The announcement of the South African matric results are behind us – nothing to trumpet about – and in supermarkets the festive fare has made way for piles of school stationery: files, diaries pens, rulers, pencils, calculators, coloured pencils, writing pads and so on. Colour supplements printed on glossy paper fall heavily out of newspapers, from those with a national readership to our small town bugle. All lavishly illustrate ‘back to school’ specials such as lunch boxes, back packs, water bottles and pencil cases.
Government officials have been quoted in the newspapers mouthing the need for improving educational standards. A recent report highlighted progress being made in providing some Eastern Cape schools with running water, electricity or toilets. Now, wouldn’t you have considered these basic necessities all teachers, pupils and parents should be able to take for granted?
‘Mud schools must go’ called a recent headline. Parents are again up in arms about the ever-increasing cost of school uniforms. A news report today complains that in some areas teachers are tired of using their own money to provide for the stationery requirements of the pupils they teach.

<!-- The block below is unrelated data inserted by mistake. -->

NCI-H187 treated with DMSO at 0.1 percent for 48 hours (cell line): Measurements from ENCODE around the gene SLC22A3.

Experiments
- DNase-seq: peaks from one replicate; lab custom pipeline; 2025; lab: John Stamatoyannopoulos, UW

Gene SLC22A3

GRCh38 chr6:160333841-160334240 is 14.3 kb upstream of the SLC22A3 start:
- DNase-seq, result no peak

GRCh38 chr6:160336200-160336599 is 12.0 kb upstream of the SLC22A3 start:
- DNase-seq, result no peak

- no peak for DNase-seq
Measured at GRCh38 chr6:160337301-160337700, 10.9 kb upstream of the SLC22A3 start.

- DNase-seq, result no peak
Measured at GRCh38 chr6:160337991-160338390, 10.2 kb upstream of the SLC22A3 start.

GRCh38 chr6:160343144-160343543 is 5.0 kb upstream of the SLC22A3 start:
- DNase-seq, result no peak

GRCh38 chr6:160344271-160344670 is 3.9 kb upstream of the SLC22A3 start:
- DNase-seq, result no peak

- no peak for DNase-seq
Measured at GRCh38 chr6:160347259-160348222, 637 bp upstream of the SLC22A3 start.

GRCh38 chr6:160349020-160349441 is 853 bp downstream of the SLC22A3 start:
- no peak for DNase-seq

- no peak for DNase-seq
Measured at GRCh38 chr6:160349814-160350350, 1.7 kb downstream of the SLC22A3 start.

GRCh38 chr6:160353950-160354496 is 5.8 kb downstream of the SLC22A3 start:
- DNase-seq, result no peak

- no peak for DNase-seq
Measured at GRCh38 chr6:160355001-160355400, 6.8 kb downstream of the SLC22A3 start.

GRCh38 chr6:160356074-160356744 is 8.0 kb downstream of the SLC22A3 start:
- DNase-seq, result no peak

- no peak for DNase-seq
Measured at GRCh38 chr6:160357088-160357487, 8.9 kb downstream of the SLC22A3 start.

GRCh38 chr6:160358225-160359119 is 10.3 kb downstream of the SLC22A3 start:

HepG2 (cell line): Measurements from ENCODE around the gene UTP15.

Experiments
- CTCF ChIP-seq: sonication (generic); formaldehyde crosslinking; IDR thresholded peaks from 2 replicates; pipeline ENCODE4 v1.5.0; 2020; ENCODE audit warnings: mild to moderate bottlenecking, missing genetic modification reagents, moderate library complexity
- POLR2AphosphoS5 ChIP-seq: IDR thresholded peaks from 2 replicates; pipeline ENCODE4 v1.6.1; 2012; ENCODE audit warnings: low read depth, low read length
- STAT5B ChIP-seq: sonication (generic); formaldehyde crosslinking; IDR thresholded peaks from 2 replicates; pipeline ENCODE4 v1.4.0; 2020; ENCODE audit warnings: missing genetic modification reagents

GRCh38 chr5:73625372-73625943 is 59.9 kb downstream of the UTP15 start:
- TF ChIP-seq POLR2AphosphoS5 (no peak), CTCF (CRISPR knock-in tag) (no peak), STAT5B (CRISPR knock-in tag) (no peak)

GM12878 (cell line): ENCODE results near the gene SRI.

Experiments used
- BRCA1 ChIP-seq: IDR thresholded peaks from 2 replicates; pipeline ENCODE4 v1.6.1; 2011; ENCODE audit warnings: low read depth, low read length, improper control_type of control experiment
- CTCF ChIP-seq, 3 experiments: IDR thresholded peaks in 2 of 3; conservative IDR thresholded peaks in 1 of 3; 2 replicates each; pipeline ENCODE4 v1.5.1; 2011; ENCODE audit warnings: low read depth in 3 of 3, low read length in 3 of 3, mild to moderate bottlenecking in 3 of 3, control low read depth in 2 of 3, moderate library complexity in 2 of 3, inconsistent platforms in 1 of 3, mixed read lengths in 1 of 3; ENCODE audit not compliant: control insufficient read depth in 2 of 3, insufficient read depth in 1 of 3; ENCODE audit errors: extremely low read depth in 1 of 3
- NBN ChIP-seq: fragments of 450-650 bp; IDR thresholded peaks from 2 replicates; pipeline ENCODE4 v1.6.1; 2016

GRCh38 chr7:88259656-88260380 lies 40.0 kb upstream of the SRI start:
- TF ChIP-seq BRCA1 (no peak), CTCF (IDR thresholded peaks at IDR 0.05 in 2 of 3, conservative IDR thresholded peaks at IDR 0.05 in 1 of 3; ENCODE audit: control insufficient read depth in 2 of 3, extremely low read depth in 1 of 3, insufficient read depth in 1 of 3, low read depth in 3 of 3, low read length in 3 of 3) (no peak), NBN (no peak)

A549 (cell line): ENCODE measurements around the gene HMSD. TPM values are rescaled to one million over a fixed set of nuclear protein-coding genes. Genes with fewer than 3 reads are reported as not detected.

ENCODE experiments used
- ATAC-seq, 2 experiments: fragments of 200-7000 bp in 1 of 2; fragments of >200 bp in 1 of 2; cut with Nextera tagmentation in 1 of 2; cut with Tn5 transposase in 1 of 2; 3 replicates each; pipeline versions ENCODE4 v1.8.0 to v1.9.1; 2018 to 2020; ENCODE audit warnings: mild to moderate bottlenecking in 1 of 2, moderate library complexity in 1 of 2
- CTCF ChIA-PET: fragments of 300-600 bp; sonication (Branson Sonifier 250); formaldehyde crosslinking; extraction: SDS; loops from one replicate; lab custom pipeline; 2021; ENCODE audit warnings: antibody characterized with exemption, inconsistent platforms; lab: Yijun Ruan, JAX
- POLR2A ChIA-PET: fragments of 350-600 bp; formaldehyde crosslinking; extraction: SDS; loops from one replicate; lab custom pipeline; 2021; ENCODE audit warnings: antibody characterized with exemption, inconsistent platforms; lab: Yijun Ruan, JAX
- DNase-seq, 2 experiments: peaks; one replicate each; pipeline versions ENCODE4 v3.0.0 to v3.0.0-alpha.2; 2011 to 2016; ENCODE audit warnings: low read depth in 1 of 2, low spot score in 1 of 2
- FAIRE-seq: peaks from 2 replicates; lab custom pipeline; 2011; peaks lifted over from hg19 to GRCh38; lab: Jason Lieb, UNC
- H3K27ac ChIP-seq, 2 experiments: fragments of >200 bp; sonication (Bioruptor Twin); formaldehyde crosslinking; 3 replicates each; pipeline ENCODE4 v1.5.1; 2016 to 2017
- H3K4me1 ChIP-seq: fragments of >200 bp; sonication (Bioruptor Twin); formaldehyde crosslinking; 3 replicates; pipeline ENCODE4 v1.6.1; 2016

Despite annual promises that in due course all schools will be headed by a principal and that more teachers will be deployed to fill the long-standing vacant posts, a feeling of weltschmerz persists. No brand-new uniform, back pack, or pencil case filled with sharp, shiny pencils and new pens is going to forge a difference between the ideal state and the physical reality of unkept promises or the lack of decent facilities and professionalism across the board.
This apathy, this world weariness, this weltschmerz, has seeped through the cracks of the public education system to its core. It is true that some teachers successfully battle against the odds – newspapers have lauded some of the most unlikely government schools for attaining 100% matric pass rate or for producing individual matriculants with outstanding results in mathematics or the sciences – while others will face the new academic year with reluctance in the knowledge that they will be doing the same, the same, the same, with no incentive to truly make a change. For many it is an uphill battle they are unwilling to take on. The children will fall further and further behind, lose hope and will eventually fail to pass the hurdle of obtaining a decent matriculation certificate that could open doors to a brighter future.
Private education is another ball game altogether.